After about 45 minutes, we continue our road trip and continue on the highway. The Taycan’s air suspension has to give its all when driving through towns. The speed bumps here are several, high asphalt bumps in a row. Even with the best suspension, the passengers are jolted. Walking speed is far too fast here, and lift mode is mandatory. If you miss one of these traps, you at least lose your landing gear. But that is just when you enter a town. Outside the roads are in very good condition for the most part. At lunchtime, we make another stop. We find a charging station and restaurant right next to each other thanks to our app. The Taycan charges for a good hour at 30 kW, during which we sample Paneer Masala and Aloo Jeera Dry. Delicious. Compared to the average rest stop in Europe, the Indians serve star cuisine at a fraction of the price. Saturated for less than four euros.
Our destination for today is Solapur. It sounds like pure solar energy, but it’s a city of millions in the western Indian state of Maharashtra. Here, the Taycan looks like an UFO in the streetscape. Almost everyone turns to look at the Porsche in Frozen Blue, waves, smiles, and pulls out their cell phones to shoot a video or take a selfie with the car. Every time we stop, we are immediately surrounded by curious locals. Children in particular react to the Taycan, also or perhaps because of the fact that they’ve probably never seen one live before. We reach our hotel around 6 p.m. Eleven hours for 400 kilometers. The average speed is about 50 km/h. The rest went for a loading stop, the lunch break and photo drives. At the hotel there is a positive surprise. There are three AC chargers in the underground garage, each with 7.4 kW charging power. Interesting: The kilowatt hour of electricity here costs more than the DC electricity at public charging points. What won’t you do for 100 percent State of Charge (SoC) the next morning?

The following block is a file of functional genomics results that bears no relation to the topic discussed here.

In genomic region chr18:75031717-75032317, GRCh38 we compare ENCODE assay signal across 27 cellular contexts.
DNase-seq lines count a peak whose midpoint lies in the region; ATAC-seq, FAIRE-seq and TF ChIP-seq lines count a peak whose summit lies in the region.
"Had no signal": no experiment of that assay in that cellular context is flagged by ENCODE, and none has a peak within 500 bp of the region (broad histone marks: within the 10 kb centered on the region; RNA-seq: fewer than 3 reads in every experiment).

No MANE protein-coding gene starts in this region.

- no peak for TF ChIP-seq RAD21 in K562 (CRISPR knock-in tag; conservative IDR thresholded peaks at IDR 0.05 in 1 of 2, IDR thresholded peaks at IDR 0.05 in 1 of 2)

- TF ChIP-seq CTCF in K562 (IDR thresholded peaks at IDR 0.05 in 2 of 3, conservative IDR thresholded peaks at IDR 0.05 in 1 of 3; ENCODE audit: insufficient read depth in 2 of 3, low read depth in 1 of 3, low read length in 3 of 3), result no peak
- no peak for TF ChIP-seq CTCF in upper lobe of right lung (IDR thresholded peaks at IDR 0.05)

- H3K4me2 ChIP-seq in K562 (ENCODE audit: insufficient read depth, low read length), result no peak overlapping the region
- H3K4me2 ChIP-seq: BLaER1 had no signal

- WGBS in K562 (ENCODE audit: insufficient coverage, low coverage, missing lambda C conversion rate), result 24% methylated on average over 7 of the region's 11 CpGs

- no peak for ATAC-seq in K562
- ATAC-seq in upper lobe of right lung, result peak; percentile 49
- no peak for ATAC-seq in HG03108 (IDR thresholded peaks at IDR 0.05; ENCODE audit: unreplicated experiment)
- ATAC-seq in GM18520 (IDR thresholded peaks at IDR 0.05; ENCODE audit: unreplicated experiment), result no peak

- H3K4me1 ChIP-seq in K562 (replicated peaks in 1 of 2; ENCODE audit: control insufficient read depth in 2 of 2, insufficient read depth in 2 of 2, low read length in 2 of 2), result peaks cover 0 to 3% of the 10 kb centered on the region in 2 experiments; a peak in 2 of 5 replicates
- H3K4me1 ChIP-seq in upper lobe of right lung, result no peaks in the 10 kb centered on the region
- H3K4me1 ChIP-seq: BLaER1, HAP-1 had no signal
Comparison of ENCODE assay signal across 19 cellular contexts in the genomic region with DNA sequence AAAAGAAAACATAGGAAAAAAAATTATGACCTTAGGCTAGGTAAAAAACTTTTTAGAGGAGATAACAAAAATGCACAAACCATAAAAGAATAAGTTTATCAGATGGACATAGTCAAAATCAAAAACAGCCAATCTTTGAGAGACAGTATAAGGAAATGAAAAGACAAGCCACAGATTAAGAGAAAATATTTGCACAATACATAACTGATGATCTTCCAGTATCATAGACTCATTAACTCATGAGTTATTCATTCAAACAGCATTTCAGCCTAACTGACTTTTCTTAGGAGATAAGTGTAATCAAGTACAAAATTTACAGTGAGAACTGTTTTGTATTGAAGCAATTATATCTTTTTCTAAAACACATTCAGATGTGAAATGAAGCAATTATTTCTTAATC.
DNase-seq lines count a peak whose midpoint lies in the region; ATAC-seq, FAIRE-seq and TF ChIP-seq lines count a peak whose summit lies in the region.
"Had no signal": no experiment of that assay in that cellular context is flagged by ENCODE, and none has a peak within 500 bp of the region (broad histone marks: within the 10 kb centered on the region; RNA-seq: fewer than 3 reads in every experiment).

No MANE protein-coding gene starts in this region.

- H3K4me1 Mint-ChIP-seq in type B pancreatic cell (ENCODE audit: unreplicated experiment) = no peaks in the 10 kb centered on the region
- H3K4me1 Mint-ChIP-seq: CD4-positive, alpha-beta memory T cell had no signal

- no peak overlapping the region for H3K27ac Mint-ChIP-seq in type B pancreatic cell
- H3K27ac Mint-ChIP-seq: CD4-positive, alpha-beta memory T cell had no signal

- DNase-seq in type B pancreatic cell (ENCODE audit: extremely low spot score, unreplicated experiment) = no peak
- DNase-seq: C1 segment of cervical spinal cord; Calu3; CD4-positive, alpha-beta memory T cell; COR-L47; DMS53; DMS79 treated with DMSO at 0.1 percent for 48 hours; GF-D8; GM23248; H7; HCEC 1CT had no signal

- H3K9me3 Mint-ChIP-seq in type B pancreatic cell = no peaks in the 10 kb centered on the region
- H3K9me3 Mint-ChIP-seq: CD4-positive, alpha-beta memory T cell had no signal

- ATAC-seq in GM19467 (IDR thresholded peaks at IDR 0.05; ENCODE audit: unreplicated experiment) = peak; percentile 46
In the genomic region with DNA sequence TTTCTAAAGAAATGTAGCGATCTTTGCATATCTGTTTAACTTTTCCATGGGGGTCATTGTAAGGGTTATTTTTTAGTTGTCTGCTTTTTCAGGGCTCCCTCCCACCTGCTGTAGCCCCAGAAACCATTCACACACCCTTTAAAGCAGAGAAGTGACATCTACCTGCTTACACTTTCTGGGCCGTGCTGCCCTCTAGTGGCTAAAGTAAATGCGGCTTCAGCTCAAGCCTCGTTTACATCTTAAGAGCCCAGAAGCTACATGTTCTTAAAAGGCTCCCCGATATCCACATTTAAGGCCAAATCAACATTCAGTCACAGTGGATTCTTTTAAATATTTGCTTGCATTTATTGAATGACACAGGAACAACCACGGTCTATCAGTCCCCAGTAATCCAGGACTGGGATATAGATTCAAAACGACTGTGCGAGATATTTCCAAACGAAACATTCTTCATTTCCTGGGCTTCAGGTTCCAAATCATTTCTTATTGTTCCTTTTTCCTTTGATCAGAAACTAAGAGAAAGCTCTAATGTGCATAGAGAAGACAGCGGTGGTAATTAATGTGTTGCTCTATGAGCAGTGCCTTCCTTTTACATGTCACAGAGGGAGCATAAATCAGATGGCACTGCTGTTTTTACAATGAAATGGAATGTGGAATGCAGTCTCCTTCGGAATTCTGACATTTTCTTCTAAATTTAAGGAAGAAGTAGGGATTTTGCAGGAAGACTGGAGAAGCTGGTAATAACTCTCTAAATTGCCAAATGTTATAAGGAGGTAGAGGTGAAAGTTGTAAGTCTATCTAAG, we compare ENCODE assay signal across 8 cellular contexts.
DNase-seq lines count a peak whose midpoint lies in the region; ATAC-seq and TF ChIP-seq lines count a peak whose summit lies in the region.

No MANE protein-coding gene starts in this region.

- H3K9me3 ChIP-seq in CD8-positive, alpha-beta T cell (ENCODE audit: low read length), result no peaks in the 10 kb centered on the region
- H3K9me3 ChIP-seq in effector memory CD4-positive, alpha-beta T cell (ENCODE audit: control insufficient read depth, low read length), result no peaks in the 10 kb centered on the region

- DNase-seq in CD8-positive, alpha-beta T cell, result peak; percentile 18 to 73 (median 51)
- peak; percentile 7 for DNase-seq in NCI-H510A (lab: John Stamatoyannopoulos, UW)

8 a.m. Departure. 350 kilometers to Hyderabad. Formula E is waiting and the traffic out of the city. Every inch of traffic space is used. The constant honking of auto-rickshaws, cabs and trucks is omnipresent. What is usually interpreted as a grim warning here is considered a well-intentioned hint. The horn replaces the wing mirror. Attention, I am next to you and behind you, is the motto. It works – somehow. Also because the Indians drive without any aggression. So out of the city and onto the highway. Here we reach the limits of the Indian charging infrastructure for the first time. On the section Solapur – Hyderabad we only find charging stations of one provider. To say it in advance: Not a single one works. Most of them are not even connected.
Friendly gas station employees tell us about stations that are not shown in the app and are supposed to work. But here, too: All screens black. Fortunately, the Taycan proves to be an efficiency miracle under these conditions. Consumption drops to 16 kWh. Despite the smaller battery, well over 400 kilometers are possible. We decide to put our lunch break far back and drive to the outskirts of Hyderabad in one go. There is a hotel with two HPC chargers. Again it takes 20 minutes until the charging process starts. Another insight: We always charge a little more than necessary. You never know when there will be fresh electrons again. Shortly before sunset we reach Hyderabad.
The third day is all about why we are doing this road trip in the first place: The first Formula E race in India. After an accident in practice, Porsche driver Pascal Wehrlein has to go to hospital briefly on Friday for observation. However, the doctors give the green light and Wehrlein can take part in Saturday’s qualifying alongside Antonio Felix da Costa, who is contesting his 100th Formula E race. The two put their Porsche 99X Electric in P12 and P13.